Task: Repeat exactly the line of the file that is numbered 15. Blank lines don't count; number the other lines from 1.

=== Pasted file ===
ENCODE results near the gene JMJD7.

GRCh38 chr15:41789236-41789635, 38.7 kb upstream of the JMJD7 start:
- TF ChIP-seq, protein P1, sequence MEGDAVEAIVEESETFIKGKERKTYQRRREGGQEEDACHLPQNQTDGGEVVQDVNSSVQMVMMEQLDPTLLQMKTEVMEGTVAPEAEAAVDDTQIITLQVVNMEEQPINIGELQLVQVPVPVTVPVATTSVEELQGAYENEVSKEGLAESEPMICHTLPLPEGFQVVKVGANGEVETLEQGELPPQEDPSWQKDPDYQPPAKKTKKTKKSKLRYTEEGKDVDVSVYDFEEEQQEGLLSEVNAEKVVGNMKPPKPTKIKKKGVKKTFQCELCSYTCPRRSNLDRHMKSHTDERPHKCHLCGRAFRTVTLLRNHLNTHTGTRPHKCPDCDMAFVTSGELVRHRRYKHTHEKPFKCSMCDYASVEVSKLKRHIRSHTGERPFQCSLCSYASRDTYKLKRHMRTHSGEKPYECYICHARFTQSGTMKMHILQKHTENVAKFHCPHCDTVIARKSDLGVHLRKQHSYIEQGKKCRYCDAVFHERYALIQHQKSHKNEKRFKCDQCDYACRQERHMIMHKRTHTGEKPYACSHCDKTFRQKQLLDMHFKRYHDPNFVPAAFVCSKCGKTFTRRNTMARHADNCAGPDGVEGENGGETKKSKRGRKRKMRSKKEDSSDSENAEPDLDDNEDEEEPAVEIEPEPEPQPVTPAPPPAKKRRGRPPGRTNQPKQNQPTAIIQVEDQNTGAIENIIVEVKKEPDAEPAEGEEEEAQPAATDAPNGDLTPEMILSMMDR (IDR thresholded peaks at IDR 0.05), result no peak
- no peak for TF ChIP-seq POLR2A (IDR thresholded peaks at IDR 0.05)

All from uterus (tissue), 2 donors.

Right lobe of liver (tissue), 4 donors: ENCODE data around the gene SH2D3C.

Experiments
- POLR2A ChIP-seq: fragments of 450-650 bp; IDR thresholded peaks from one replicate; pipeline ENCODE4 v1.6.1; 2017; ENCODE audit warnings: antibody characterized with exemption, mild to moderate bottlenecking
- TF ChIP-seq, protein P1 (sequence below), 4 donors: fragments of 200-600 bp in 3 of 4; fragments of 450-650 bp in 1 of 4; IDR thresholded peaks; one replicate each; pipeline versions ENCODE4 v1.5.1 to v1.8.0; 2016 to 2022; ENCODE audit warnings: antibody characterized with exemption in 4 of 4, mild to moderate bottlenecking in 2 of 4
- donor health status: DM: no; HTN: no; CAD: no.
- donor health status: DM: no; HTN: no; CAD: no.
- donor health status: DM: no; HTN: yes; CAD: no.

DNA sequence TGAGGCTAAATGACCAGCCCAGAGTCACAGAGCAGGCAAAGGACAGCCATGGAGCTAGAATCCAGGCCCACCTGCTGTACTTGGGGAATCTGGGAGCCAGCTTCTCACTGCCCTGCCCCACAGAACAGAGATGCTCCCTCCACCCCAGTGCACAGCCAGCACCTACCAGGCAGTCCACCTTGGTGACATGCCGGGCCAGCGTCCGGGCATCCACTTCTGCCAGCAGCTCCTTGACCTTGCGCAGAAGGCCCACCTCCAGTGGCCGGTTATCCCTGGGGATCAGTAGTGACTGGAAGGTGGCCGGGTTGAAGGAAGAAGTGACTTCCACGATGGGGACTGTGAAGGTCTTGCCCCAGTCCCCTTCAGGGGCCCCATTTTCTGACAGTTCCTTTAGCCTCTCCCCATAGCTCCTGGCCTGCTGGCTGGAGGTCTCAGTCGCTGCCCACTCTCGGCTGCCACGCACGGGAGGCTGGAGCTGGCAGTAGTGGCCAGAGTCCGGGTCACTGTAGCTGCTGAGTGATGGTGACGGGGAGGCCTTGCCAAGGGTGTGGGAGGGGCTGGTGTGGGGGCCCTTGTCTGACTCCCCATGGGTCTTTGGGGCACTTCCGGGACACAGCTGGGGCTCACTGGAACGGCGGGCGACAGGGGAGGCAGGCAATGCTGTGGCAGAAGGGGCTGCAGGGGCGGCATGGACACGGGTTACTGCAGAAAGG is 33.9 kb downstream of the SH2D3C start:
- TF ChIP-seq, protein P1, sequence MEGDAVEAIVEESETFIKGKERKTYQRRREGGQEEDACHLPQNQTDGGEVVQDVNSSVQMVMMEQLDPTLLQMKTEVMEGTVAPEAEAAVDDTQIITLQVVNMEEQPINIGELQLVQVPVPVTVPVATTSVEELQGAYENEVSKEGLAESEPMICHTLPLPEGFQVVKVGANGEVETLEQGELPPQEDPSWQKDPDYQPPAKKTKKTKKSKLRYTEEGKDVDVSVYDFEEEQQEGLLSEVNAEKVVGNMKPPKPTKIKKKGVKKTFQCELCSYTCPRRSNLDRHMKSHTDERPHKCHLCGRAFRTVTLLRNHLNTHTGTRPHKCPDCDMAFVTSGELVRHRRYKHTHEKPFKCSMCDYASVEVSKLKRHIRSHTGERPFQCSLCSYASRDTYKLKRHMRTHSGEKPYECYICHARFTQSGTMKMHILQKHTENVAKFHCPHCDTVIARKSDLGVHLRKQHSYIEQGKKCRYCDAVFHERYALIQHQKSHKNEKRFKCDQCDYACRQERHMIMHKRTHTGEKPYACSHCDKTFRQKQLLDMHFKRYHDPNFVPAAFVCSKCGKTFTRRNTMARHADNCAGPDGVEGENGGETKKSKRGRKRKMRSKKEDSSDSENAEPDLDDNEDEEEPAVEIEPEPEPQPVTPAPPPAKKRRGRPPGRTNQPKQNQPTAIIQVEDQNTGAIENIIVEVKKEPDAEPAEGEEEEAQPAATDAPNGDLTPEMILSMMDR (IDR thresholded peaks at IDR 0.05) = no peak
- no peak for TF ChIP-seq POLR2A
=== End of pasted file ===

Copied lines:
- no peak for TF ChIP-seq POLR2A